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#WomenofSU: Teaching bedside manners
Author: Jackie Pienaar-Brink
Published: 08/08/2018

​​​​​The acquisition of communication skills will probably occupy an increasingly important position in the medical curriculum of Stellenbosch University (SU).

Thanks to an SU teaching fellowship, Dr Elize Archer of the Centre of Health Professions Education (CHPE) at the Faculty of Medicine and Health Sciences (FMHS) will look at ways of incorporating this into the curriculum over the next three years. 

At the end of 2016, Archer obtained the first doctorate for the CHPE, which was founded in 2006. Furthermore, she was one of only 14 doctoral graduates worldwide who was chosen to present her findings at the annual conference of the Association for Medical Education in Europe in Helsinki, Finland. This event is attended by representatives from approximately 90 countries. 

For her doctorate, Archer focused on ways in which patient-centredness is learnt in a medical curriculum.

"Holistic care has always been important to me," says Archer, who comes from a nursing background. She was previously involved in intensive-care training in the private sector, and subsequently she helped to structure the medical curriculum of the Simulation and Clinical Skills Unit at the FMHS. The greater her involvement became in health professions education internationally, the more she became interested in the concept of patient-centredness – hence the topic of her doctoral study. 

According to her, literature has shown that the communication skills of medical students often decline as they proceed with their training. Some of them become cynical over time, suffer from burnout or gradually lose empathy. Even though much has been published internationally on this issue, no similar local study has specifically focused on medical studies.

In her investigative study, Archer involved 60 sixth-year medical students in focus groups of 6 to 8, as well as a few specialists. "I really don’t want to suggest for one moment that medicine is the only scapegoat when it comes to cynicism and poor communication skills," she emphasises. "It's a disease found in all medical professions."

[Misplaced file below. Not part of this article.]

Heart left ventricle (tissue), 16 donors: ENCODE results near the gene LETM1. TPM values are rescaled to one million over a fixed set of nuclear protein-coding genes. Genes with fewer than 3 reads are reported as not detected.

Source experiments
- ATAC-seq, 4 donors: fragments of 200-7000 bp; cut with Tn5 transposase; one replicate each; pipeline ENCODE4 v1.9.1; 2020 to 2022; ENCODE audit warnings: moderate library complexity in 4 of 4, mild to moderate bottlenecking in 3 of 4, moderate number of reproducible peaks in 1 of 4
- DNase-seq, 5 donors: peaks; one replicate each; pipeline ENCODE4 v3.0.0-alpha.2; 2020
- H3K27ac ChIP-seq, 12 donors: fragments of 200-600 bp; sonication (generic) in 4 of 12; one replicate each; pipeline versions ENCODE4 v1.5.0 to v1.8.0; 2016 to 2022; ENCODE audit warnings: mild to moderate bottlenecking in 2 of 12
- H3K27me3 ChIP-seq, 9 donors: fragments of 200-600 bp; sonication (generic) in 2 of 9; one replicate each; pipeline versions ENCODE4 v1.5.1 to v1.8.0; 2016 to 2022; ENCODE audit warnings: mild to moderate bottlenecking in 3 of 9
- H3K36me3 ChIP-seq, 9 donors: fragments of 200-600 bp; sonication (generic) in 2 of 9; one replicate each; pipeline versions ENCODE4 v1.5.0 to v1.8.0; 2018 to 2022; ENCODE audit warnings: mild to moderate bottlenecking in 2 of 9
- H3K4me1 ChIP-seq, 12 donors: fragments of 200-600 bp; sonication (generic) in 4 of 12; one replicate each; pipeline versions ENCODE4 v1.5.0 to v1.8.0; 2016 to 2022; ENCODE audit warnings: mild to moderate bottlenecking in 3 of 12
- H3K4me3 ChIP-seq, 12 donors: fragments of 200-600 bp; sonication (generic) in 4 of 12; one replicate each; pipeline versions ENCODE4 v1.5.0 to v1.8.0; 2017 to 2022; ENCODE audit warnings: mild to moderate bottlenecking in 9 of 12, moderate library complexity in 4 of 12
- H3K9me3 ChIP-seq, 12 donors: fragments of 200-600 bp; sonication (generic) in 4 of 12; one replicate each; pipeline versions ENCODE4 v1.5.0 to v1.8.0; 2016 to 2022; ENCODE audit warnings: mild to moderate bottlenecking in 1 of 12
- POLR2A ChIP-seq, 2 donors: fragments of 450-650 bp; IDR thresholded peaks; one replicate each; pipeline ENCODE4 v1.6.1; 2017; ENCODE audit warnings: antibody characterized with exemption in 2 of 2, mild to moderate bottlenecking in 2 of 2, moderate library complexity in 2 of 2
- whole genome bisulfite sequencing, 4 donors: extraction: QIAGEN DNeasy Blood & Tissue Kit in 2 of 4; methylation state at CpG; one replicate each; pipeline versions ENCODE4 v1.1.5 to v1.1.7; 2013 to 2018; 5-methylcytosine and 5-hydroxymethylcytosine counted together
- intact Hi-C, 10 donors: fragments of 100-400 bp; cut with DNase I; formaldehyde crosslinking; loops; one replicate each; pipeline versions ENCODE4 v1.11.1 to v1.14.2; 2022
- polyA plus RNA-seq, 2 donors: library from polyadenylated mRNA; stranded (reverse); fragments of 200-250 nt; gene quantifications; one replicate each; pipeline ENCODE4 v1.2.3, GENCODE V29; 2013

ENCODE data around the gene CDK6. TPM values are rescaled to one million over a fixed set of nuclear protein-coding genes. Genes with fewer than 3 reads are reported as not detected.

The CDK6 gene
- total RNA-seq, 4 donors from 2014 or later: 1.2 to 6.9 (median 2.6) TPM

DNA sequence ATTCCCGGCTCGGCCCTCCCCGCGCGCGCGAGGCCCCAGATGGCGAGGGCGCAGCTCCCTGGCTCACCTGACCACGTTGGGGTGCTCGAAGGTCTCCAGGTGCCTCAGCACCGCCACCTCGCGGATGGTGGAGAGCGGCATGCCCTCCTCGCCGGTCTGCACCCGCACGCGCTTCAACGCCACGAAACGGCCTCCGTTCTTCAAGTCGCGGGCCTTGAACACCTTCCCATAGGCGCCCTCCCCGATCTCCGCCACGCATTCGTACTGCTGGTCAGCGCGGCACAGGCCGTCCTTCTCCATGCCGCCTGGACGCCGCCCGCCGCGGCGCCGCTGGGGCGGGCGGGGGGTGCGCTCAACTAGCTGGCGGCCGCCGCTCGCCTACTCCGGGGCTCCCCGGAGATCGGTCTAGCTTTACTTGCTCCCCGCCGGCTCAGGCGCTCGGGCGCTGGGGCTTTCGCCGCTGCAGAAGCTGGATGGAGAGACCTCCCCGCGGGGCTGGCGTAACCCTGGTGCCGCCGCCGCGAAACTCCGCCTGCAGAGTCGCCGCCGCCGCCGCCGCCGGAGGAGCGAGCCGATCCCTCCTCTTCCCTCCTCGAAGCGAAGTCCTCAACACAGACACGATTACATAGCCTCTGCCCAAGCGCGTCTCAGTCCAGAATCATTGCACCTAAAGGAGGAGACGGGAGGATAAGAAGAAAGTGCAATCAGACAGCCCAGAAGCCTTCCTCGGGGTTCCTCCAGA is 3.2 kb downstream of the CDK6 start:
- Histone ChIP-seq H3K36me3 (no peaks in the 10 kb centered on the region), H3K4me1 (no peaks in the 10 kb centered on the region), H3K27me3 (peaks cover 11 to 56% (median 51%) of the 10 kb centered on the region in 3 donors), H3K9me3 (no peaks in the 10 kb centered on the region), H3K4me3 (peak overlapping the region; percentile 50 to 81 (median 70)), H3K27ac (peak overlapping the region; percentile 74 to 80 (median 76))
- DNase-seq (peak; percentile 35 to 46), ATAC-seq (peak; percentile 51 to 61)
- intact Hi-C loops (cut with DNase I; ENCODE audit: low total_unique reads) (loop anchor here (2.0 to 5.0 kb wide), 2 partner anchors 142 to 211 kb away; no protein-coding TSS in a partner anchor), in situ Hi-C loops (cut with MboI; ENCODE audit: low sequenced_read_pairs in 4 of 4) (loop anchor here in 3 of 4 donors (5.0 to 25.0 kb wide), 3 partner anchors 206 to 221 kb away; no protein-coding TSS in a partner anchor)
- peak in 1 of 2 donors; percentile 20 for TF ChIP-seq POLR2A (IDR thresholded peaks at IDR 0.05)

For the purposes of her study, Archer divided patient-centredness into two components, namely “caring” and “sharing”. According to her, caring doesn’t only mean that a doctor is listening, but also that patients feel they are heard. “Sharing” points to a shared responsibility. “The patient must be informed, must understand what the condition and/or the treatment involves, and must take ownership of it.” It is actually a paradigm shift in many situations, says Archer, and it requires certain skills on the part of the doctor to conduct this conversation. “But in the end, my study showed that our medical students are not well equipped for this.” 

Many factors play a role, including personality, selection criteria, and a complex clinical setting which is not really conducive to patient-centredness. “What do you do when, for instance, you realise you have to spend time with a patient, but as a result you are making things worse for the 60 still waiting in the corridor?” 

Furthermore, some students study medicine for the wrong reasons, Archer says frankly. “During the past couple of years many students have told me that they like understanding the human body, that they want to figure out what is wrong with someone, but that they are not interested in hearing about the patient’s daily problems.” 

Ironically enough, research shows that the more empathy shown by someone, the more likely that person is to suffer from burnout. That is why some medical students cut themselves off, and in the process may appear emotionally blunted. “But this isn’t fair to the patient or to the medical student,” Archer emphasises. “That is why I and a few other role players are currently investigating whether we can teach them concrete skills, including self-awareness. You have to be able to look after yourself in order to care for others.” 

This component does, in fact, receive attention from the first year of study, but becomes neglected in later years when clinical training increases. 

Another important aspect is role modelling and norms. “The seniors don’t realise what an incredibly important role they play in this,” says Archer. “That is why a curriculum that is adapted to empower students should go hand-in-hand with staff development. The lecturers must be made aware of their role, and they need to consciously set an example.” 

Using simulated patients is one way in which the challenge of assessing communication skills is dealt with internationally. It involves the training of paid volunteers to play the role of a specific patient, for example a diabetic. Based on students’ interaction with these “patients”, the volunteers themselves, or the lecturers who are observing, can provide feedback to the students. 

Even though communication is mostly regarded as a soft skill, Archer regards its inclusion in the curriculum as non-negotiable. “The public not only requires more knowledge and skills from doctors, but also the right attitude.” 

Caption: Dr Elize Archer

Photo: Damien Schumann